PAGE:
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The purpose of the study is to prove the hypothesis that pancreas PET-CT can differentiate duct involved IPMN with malignancy from duct involved non-malignant IPMN.
Duct involved intraductal papillary mucinous neoplasm is associated with a 35-70% (particularly involving the main duct) incidence of malignancy. Current guidelines recommend pancreatic resection for fit patients with main or branch duct involved IPMN. Pancreatic resection can be associated with morbidity and mortality. Reliable tests or biomarkers accurately differentiating non-malignant from malignant duct involved IPMN are non-existent. Test or biomarkers differentiating duct involved from duct uninvolved IPMN are also inaccurate. Patients with suspected duct IPMN with symptoms have a higher chance of associated malignancy. These findings are not specific for malignant IPMN so, if relied on, they would results in missed malignancies as well as potentially unnecessary operations in a significant percentage of patients. PET scanning has been studied retrospectively and purported to be a highly reliable indicator og high grade dysplasia and/or invasive cancer in patients with IPMN. Thus, PET could represent a future standard of care by some authorities in the work-up of patients with IPMN. This proposal seeks to prove the hypothesis that pancreas PET-CT can differentiate duct involved IPMN with malignancy from duct involved IPMN without malignancy.
Observational Model: Case-Only, Time Perspective: Prospective
Intraductal Papillary Mucinous Neoplasm
Indiana University Medical Center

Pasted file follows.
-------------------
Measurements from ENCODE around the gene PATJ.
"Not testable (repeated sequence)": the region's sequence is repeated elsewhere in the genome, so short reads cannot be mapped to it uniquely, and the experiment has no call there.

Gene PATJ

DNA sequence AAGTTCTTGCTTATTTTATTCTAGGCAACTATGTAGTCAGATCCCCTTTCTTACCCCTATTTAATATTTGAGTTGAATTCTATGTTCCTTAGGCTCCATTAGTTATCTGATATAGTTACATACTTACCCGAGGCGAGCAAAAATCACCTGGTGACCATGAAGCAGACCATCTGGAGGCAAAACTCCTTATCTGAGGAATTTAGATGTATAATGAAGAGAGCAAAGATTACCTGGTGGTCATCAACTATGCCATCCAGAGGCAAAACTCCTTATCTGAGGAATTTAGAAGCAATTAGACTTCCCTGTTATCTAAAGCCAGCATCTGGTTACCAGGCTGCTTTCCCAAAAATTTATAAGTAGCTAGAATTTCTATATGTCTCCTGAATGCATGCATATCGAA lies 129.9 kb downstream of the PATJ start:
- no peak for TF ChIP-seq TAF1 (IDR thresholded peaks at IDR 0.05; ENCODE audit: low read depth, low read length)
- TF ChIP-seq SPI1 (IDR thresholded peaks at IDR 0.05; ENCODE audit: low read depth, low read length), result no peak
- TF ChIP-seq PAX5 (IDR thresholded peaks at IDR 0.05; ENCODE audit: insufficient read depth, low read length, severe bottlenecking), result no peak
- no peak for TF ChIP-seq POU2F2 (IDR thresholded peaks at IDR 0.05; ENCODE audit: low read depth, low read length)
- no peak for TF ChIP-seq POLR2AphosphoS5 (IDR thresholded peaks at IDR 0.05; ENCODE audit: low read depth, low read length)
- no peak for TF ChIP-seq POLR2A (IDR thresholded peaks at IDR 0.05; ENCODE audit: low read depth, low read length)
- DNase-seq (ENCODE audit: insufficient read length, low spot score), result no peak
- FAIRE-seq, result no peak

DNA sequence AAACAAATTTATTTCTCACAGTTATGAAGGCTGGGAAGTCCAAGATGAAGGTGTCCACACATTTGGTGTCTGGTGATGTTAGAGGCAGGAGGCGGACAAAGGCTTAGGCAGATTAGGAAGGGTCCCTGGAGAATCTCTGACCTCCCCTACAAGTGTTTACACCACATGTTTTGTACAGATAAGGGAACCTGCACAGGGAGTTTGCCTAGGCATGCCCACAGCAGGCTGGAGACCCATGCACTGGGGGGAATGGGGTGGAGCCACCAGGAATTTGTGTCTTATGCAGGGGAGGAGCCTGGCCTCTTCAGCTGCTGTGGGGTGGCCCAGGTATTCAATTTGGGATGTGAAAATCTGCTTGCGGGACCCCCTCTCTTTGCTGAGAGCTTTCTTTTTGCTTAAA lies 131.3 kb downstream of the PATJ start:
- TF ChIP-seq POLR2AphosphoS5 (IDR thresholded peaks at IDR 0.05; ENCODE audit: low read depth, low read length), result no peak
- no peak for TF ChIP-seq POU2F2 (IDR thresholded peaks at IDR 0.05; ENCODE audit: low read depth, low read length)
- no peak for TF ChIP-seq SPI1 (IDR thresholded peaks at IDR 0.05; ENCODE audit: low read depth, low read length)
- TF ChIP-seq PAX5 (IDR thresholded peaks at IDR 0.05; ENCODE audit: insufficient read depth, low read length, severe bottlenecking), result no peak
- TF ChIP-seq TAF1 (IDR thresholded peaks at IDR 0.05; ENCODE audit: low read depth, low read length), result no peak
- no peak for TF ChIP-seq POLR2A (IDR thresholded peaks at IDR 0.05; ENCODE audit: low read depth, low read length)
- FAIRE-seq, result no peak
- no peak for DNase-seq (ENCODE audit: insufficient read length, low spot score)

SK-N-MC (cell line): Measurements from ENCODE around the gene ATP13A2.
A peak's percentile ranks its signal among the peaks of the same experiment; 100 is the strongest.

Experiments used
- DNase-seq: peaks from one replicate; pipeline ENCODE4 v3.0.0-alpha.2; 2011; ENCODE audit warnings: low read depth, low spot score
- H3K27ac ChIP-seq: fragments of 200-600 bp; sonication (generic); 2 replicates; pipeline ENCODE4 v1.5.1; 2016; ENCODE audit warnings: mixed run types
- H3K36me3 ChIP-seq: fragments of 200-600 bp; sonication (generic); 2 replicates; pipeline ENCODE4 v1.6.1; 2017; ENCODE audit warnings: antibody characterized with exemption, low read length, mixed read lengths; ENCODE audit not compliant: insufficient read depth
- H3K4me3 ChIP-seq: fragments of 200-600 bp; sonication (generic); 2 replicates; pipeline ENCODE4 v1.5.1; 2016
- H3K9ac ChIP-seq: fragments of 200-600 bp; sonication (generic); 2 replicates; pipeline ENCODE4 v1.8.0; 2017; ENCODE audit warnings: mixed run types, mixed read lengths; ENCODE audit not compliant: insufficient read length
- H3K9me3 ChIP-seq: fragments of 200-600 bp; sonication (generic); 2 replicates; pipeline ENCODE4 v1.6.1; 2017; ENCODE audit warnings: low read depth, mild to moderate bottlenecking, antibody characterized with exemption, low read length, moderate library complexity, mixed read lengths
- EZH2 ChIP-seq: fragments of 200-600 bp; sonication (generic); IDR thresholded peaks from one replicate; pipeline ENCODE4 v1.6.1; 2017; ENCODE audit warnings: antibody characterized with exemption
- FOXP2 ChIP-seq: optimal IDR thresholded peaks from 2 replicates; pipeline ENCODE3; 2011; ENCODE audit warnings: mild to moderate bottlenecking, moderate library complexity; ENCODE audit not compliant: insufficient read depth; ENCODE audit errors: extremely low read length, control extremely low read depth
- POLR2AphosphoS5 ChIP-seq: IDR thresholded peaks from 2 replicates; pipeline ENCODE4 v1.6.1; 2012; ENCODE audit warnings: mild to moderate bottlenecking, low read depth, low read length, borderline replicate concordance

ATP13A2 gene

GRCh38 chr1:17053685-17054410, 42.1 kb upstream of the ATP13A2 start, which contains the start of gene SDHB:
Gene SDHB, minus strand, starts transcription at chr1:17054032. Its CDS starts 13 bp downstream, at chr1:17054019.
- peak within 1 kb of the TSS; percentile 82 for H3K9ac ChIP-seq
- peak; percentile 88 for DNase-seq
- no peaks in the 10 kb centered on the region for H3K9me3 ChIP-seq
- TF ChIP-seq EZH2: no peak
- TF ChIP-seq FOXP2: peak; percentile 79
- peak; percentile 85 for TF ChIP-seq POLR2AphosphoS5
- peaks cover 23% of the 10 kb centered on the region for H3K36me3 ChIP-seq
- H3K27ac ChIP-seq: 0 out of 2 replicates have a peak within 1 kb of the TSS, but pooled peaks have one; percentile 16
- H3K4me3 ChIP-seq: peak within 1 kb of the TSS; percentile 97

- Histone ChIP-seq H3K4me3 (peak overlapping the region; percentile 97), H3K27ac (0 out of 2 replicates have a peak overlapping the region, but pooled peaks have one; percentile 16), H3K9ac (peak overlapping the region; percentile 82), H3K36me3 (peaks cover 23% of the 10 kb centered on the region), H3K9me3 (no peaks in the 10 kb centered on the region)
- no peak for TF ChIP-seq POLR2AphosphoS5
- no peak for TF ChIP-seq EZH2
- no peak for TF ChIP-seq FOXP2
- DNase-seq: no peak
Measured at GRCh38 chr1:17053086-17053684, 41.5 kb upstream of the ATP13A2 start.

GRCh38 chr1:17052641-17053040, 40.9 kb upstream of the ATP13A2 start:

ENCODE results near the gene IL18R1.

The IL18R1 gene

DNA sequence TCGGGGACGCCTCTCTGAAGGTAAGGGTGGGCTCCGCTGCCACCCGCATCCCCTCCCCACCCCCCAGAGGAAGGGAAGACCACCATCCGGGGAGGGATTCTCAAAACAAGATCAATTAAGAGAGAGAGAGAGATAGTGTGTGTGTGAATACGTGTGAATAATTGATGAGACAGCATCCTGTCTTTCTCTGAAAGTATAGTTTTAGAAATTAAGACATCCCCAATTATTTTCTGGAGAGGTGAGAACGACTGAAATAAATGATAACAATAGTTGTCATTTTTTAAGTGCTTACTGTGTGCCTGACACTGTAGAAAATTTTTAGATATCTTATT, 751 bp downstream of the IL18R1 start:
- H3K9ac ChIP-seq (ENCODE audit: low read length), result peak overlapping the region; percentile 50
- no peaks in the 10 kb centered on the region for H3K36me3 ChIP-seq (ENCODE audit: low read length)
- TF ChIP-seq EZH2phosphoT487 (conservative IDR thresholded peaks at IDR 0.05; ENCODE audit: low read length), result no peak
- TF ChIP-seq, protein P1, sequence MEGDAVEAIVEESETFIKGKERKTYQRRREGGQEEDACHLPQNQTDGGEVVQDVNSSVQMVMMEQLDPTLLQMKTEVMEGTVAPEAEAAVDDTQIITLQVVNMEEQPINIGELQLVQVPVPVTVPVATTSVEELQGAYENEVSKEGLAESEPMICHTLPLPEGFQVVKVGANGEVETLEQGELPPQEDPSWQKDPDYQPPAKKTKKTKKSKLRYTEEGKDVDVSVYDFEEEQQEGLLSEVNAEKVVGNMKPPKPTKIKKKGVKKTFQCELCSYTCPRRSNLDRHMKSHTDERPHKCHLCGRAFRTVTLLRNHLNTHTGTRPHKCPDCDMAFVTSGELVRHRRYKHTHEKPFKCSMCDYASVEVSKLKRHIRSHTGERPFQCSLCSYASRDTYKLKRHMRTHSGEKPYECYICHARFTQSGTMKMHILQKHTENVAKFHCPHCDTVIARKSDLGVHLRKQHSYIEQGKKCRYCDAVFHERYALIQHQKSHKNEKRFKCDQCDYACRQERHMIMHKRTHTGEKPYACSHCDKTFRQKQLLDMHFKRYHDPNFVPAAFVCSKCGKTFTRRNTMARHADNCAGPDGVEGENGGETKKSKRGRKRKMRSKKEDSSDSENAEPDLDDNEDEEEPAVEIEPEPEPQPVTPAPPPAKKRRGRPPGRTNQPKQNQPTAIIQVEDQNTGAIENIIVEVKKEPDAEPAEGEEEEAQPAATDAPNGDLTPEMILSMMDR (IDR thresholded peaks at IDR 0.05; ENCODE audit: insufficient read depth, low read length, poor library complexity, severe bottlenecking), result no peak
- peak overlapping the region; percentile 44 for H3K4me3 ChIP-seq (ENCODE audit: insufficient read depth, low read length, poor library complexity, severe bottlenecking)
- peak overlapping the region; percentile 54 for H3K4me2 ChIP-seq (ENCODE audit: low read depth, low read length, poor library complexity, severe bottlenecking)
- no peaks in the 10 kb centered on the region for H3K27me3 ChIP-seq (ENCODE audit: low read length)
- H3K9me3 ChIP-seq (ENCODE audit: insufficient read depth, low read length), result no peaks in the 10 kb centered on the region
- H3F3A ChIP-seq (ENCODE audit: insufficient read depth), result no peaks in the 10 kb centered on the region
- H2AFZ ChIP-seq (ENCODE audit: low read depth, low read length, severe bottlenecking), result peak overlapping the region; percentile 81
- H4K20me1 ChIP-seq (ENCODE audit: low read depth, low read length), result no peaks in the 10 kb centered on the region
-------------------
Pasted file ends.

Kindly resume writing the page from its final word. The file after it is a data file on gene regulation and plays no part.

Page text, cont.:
Published on BioPortfolio: 2014-07-24T14:11:20-0400
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A thyroid neoplasm of mixed papillary and follicular arrangement. Its biological behavior and prognosis is the same as that of a papillary adenocarcinoma of the thyroid. (From DeVita Jr et al., Cancer: Principles & Practice of Oncology, 3d ed, p1271)
A cystic tumor of the ovary, containing thin, clear, yellow serous fluid and varying amounts of solid tissue, with a malignant potential several times greater than that of mucinous cystadenoma (CYSTADENOMA, MUCINOUS). It can be unilocular, parvilocular, or multilocular. It is often bilateral and papillary. The cysts may vary greatly in size. (Dorland, 27th ed; from Hughes, Obstetric-Gynecologic Terminology, 1972)
A malignant cystic or semicystic neoplasm. It often occurs in the ovary and usually bilaterally. The external surface is usually covered with papillary excrescences. Microscopically, the papillary patterns are predominantly epithelial overgrowths with differentiated and undifferentiated papillary serous cystadenocarcinoma cells. Psammoma bodies may be present. The tumor generally adheres to surrounding structures and produces ascites. (From Hughes, Obstetric-Gynecologic Terminology, 1972, p185)
A benign neoplasm of the ovary.
A condition characterized by poorly-circumscribed gelatinous masses filled with malignant mucin-secreting cells. Forty-five percent of pseudomyxomas arise from the ovary, usually in a mucinous cystadenocarcinoma (CYSTADENOCARCINOMA, MUCINOUS), which has prognostic significance. Pseudomyxoma peritonei must be differentiated from mucinous spillage into the peritoneum by a benign mucocele of the appendix. (Segen, Dictionary of Modern Medicine, 1992)
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